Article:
Ramzi Asfour, a physician and member of the Infectious Diseases Society of America, explained that even the best minds are still not sure what's going on. He uses personalized medicine, diagnostic testing, and treatment plans to help each patient personally. He explains that concierge medicine is one of the only ways to treat patients with rare, chronic diseases like Lyme: because abnormal immune system responses to diseases are incredibly complex, unique to each individual, and not yet understood, they require the custom-tailored approach of personalized medicine.
One example is how autoimmune diseases can be caused by trauma or infection. Lab reports also cannot reliably show evidence of diseases at their early onset - a patient would need to continue following up for testing.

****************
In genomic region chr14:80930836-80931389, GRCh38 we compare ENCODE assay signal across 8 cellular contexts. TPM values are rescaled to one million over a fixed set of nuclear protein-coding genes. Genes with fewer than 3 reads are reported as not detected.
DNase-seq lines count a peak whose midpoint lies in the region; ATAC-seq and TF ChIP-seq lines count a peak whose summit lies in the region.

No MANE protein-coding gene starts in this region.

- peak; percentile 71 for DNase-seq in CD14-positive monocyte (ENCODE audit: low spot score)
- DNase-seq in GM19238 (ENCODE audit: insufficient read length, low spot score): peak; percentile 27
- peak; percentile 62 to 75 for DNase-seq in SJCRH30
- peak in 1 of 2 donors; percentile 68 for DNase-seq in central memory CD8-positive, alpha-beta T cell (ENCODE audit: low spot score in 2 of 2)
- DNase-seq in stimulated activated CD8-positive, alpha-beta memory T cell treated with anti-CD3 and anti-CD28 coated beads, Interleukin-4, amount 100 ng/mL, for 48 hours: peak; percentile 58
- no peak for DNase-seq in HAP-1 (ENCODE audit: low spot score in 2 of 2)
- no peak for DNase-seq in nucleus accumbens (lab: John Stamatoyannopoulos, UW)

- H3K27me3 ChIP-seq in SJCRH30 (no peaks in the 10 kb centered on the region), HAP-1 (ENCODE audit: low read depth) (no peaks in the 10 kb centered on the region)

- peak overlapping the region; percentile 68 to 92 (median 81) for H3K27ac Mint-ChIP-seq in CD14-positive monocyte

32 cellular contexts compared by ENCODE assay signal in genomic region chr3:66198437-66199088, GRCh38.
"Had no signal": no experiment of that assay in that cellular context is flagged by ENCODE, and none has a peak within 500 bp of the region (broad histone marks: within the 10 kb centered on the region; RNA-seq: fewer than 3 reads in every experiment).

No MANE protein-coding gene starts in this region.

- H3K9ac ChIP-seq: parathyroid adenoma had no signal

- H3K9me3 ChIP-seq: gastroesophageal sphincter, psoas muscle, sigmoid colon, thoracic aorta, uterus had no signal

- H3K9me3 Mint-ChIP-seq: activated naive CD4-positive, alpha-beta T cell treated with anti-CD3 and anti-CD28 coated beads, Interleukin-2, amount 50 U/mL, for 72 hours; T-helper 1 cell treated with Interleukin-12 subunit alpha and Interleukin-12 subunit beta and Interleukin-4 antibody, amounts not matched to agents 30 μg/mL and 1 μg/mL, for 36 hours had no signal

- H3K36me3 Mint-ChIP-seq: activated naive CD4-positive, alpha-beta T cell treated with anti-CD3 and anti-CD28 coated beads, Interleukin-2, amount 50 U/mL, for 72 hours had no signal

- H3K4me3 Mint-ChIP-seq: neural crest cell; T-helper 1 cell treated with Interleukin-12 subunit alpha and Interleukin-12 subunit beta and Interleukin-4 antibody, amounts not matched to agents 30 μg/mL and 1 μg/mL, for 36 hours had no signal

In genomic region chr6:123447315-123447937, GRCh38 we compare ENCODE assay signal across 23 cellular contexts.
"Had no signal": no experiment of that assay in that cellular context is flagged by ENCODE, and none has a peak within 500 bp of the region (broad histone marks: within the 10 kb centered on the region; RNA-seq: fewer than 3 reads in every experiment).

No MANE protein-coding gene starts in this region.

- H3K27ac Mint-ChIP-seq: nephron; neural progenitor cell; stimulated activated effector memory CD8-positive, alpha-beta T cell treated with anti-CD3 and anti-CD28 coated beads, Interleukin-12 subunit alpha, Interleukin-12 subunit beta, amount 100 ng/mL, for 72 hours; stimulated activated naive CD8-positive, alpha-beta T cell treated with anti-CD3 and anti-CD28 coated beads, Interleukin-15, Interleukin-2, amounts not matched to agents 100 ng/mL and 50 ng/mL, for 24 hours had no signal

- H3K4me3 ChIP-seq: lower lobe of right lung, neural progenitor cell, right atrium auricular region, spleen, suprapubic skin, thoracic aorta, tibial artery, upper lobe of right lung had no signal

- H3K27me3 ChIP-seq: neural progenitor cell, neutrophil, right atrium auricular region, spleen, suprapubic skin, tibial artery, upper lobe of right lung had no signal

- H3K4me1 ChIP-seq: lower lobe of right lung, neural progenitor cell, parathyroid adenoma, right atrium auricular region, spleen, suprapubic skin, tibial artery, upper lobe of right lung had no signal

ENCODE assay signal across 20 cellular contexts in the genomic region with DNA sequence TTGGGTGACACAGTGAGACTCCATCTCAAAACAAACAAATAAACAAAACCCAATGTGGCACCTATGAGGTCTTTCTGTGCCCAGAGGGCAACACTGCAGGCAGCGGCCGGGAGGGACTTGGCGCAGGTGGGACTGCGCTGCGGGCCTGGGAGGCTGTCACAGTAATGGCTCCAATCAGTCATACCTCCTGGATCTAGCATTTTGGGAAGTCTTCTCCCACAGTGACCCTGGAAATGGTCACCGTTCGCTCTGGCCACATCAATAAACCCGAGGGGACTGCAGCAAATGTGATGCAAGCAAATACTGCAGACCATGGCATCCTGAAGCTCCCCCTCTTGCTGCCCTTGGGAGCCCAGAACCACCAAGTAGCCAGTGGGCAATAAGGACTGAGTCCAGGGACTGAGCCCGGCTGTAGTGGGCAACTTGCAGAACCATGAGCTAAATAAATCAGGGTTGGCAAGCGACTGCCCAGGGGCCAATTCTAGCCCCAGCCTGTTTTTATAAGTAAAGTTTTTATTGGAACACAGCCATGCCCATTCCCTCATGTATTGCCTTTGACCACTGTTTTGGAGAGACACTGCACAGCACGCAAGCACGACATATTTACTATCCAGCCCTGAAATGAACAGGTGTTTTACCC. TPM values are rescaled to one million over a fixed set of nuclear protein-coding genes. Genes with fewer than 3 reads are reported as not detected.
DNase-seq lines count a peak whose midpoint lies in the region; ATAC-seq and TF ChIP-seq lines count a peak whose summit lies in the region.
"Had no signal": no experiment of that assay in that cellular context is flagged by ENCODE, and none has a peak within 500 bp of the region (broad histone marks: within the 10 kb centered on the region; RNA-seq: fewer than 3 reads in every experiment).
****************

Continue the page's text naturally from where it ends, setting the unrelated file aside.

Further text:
The key is to listen to and treat each patient as a unique case, because immune system responses are unique.
O'Rourke had 8 months of severe suffering on antibiotics and an anti-malaria drug under the supervision of a Lyme specialist before finally recovering. She still keeps in contact with her practitioner and undergoes additional treatment during intense periods of her life, such as pregnancy, but has since been in much better shape.
Other patients who do not respond as well as O'Rourke to the current antibiotic protocol will hopefully be able to try the treatments coming from the persister bacteria research.
"One of the bitterest aspects of my illness has been this: Not only did I suffer from a disease, but I suffered at the hands of a medical establishment that discredited my testimony and—simply because of my search for answers, and my own lived experiences—wrote me off as a loon. In the throes of illness, cut off from the life you once lived, fearing that your future has been filched, what do you have but the act of witness? This is what it is like. Please listen, so that one day you might be able to help."
- Meghan O'Rourke